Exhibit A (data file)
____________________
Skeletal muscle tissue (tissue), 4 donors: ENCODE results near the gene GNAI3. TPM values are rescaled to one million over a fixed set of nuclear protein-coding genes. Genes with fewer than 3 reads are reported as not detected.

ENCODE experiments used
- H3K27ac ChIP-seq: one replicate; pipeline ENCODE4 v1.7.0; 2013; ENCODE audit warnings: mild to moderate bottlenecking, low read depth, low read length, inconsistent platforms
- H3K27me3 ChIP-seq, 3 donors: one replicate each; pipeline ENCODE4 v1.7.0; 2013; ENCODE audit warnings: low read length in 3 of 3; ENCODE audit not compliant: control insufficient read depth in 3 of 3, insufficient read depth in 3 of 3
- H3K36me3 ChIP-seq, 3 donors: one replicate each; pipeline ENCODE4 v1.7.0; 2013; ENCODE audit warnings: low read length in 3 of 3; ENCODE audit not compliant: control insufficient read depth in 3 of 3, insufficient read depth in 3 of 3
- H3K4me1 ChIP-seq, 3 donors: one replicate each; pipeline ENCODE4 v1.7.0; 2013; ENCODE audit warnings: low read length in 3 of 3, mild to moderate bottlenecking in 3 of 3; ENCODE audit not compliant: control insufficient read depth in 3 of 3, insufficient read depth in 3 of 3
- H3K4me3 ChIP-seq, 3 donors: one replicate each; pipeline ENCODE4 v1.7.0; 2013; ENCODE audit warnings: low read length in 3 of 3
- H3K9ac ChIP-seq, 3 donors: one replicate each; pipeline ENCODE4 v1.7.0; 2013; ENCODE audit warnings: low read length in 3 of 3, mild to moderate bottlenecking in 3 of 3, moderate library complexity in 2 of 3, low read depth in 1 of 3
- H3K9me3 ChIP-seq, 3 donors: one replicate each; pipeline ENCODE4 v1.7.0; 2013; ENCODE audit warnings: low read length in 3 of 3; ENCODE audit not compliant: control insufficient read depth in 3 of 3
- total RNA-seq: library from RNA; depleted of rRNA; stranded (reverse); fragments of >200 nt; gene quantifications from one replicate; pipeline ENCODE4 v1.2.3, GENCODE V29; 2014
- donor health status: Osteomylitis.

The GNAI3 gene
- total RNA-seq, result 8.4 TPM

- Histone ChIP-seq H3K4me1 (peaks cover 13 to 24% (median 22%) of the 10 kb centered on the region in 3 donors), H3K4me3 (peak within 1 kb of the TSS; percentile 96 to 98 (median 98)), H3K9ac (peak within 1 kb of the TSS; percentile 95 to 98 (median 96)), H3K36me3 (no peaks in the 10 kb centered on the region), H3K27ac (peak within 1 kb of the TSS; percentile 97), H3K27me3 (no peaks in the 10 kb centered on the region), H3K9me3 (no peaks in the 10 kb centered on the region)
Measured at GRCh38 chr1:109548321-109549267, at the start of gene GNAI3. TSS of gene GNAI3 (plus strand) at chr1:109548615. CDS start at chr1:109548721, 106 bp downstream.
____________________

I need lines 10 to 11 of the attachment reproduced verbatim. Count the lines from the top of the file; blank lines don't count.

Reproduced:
- total RNA-seq: library from RNA; depleted of rRNA; stranded (reverse); fragments of >200 nt; gene quantifications from one replicate; pipeline ENCODE4 v1.2.3, GENCODE V29; 2014
- donor health status: Osteomylitis.